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The Works Of James Arminius Vol 2 by James Arminius

ON MAGISTRACY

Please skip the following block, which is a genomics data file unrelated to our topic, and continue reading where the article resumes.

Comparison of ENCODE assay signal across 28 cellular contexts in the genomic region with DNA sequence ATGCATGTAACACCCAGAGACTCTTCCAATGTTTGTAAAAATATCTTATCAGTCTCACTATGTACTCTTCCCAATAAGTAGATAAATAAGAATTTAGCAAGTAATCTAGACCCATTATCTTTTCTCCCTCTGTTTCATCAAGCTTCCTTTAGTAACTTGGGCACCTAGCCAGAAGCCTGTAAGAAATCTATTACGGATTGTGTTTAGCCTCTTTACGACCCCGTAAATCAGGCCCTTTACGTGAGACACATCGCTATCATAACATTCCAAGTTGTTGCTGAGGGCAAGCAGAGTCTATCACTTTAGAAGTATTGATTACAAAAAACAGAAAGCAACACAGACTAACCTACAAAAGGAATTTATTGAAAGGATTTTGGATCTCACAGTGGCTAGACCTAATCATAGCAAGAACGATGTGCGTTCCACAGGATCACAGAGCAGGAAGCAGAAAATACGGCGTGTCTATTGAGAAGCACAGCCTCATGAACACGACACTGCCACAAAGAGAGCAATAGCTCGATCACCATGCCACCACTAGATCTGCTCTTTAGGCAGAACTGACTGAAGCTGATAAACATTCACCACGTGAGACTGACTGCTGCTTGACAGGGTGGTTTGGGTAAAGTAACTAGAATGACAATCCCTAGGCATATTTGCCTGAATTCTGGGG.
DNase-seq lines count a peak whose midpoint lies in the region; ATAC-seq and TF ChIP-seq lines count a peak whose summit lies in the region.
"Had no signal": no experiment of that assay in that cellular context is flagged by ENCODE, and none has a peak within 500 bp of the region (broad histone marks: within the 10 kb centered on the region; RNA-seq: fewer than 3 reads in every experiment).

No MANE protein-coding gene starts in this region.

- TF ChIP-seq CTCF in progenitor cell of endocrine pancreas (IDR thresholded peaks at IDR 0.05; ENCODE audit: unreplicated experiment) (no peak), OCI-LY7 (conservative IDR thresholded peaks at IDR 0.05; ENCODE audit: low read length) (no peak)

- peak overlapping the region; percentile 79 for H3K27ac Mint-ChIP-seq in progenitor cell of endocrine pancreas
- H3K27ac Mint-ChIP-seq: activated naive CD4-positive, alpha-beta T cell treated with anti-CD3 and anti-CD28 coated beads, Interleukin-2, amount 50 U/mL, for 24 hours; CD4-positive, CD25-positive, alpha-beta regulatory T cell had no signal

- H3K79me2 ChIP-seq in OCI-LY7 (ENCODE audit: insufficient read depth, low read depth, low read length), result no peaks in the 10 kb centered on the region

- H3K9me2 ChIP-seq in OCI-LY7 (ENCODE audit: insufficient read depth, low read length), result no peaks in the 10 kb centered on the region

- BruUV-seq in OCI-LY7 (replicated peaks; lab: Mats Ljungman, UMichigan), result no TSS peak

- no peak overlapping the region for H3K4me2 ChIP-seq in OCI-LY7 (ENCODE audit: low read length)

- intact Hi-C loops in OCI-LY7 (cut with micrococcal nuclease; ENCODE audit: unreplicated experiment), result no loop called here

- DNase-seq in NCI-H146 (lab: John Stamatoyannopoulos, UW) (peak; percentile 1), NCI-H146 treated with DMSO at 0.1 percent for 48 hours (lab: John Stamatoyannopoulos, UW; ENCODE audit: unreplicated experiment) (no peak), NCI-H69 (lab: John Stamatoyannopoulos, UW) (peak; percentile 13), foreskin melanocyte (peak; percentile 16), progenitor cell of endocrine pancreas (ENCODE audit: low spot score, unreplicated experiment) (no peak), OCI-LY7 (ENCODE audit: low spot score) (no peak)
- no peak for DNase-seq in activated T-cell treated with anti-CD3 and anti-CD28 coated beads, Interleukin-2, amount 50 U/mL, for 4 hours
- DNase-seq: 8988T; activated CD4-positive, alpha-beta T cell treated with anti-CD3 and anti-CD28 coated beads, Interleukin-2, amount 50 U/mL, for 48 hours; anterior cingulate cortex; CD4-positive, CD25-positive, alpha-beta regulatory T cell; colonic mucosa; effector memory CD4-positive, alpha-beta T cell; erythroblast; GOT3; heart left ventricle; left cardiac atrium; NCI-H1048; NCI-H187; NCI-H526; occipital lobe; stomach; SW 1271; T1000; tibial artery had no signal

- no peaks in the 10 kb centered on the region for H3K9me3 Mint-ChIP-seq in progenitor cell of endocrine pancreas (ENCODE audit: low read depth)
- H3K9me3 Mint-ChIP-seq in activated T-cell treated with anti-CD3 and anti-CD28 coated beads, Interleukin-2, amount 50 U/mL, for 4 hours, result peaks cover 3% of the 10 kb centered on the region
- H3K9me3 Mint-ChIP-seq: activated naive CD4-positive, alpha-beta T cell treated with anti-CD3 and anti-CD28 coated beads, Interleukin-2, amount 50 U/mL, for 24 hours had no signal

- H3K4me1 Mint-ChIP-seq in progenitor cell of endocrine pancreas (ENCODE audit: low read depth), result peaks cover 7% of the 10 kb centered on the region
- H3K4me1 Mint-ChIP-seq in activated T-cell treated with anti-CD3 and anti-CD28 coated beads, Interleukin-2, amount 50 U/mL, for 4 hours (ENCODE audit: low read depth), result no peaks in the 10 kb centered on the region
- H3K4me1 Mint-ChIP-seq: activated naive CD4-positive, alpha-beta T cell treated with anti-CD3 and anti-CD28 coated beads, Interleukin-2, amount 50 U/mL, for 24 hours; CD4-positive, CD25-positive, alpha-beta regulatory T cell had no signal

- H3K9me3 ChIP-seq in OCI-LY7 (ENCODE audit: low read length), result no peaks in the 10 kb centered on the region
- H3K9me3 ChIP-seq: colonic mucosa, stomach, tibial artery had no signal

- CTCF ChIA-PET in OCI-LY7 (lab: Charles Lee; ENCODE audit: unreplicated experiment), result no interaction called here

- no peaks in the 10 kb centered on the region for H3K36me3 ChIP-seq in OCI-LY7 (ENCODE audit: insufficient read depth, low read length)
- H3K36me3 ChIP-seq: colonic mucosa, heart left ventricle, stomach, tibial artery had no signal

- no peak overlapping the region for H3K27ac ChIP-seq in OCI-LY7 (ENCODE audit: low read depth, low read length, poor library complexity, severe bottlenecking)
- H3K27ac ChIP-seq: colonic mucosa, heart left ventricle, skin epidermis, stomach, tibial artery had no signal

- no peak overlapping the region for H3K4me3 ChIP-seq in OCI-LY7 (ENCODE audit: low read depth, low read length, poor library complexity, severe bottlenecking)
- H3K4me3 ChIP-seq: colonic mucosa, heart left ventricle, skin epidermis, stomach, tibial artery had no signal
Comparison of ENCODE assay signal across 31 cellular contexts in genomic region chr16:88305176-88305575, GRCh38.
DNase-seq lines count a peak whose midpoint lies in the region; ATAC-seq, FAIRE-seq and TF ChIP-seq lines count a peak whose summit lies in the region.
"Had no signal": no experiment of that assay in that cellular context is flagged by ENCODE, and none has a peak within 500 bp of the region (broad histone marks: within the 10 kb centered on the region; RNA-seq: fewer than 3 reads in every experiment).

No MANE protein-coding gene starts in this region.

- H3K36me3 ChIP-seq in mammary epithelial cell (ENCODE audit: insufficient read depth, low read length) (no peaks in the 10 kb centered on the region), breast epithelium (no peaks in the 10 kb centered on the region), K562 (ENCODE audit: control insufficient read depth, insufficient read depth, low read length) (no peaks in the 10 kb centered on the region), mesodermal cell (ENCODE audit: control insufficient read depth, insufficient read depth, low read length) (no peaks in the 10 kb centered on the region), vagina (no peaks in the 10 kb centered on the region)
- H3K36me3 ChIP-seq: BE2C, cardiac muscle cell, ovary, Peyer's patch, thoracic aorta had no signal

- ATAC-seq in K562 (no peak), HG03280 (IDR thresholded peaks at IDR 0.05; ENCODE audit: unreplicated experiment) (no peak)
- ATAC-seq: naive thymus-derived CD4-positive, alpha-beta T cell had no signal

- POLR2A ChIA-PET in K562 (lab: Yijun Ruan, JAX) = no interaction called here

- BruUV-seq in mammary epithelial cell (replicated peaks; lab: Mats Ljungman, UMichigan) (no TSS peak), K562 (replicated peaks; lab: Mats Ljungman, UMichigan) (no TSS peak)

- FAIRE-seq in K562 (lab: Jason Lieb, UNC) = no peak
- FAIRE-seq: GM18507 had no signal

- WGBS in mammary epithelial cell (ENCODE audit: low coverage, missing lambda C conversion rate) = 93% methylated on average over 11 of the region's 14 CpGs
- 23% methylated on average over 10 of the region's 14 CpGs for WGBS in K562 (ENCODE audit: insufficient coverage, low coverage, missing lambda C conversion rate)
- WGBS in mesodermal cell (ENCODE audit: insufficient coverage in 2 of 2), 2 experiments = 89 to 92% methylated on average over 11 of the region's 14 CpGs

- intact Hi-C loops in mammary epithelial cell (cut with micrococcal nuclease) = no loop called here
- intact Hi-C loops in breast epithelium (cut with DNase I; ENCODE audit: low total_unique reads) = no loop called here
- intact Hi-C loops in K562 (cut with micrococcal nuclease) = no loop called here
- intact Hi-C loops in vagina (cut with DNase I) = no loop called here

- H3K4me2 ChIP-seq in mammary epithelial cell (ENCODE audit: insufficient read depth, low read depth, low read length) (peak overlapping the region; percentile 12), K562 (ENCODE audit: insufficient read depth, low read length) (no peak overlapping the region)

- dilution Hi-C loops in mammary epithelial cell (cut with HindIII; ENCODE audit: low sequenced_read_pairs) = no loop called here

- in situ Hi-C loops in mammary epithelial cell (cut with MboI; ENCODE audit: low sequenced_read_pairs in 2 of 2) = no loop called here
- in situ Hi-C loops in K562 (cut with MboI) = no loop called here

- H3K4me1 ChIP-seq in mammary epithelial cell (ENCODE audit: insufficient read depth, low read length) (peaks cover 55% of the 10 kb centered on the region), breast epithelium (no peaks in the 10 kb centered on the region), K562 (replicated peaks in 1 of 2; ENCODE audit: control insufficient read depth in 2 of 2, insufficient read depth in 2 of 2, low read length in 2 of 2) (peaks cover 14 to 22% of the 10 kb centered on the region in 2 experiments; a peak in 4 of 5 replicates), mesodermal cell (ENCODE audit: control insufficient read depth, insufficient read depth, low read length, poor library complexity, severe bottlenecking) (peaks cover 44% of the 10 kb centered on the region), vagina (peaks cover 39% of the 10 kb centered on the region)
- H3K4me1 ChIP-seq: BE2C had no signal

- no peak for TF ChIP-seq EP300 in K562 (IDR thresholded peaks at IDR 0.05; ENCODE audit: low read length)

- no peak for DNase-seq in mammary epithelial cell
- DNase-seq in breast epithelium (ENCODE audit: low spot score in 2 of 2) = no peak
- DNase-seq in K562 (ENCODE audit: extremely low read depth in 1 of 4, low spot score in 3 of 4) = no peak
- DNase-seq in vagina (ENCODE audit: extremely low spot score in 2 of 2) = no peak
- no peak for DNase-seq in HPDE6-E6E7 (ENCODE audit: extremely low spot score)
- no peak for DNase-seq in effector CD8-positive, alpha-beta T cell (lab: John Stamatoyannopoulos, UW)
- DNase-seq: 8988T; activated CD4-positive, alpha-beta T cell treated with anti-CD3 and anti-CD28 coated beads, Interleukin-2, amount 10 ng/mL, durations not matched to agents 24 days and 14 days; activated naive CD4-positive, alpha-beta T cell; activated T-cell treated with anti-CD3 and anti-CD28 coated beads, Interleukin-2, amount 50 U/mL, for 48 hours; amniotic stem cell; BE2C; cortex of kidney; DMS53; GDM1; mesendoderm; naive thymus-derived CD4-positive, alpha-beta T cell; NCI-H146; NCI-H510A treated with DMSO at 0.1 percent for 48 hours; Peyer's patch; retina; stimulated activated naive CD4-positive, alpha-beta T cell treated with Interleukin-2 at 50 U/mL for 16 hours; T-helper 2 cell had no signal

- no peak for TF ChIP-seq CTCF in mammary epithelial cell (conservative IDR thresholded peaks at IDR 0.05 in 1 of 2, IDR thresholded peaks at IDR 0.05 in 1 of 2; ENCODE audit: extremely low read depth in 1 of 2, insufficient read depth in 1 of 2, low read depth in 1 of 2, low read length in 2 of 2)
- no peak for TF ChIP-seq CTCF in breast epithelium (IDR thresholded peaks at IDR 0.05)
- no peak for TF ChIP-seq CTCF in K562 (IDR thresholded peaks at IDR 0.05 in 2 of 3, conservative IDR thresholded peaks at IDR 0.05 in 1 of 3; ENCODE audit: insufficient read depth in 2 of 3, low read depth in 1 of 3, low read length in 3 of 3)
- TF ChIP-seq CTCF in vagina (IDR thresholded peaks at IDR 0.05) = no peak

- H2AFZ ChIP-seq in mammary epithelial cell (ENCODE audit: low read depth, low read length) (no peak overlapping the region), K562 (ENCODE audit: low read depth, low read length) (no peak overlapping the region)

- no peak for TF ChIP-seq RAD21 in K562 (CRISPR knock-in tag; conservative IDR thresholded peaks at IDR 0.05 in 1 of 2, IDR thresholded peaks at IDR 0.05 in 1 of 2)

The chief magistrate is not correctly denominated political or secular, because those epithets are opposed to the ecclesiastical and spiritual power.2. In the hands and at the disposal of the chief magistrate is placed, under God, the supreme and sovereign power of caring and providing for his subjects, and of governing them, with respect to animal and spiritual life.3. The care of religion has been committed by God to the chief magistrate, more than to priests and to ecclesiastical persons.4. It is in the power of the magistrate to enact laws concerning civil and ecclesiastical polity, yet not unless those persons have been asked and consulted who are the best versed in spiritual matters, and who are peculiarly designed for teaching the church.5. It is the duty of the magistrate to preserve and defend the ecclesiastical ministry -- to appoint the ministers of God's word, after they have previously undergone a lawful examination before a presbytery -- to take care that they perform their duty -- to require an account of their ministry -- to admonish and incite those among them who are negligent -- to bestow rewards on those ministers who preside well over their flocks, and to remove such as are pertinaciously negligent, or who bring a scandal on the church.6. Also to invoke councils, whether general, national or provincial; by his own authority to preside as moderator of the assembly, either in person or through deputies suitable for discharging such an office.7. QUERY -- Is it useful to ecclesiastical conventions or assemblies, that those persons preside over them whose interest it is that matters of religion and church discipline should be transacted in this manner rather than in that? 8. For the discharge of these duties, the magistrate must understand those mysteries of religion which are absolutely necessary for the salvation of men; for in this part [of his high office] he cannot depend upon and confide in the conscience of another person.9. The Christian magistrate both presides in those ecclesiastical assemblies in which he is present, and pronounces a decisive and definitive sentence, or has the right of delivering a decisive and definitive sentence.
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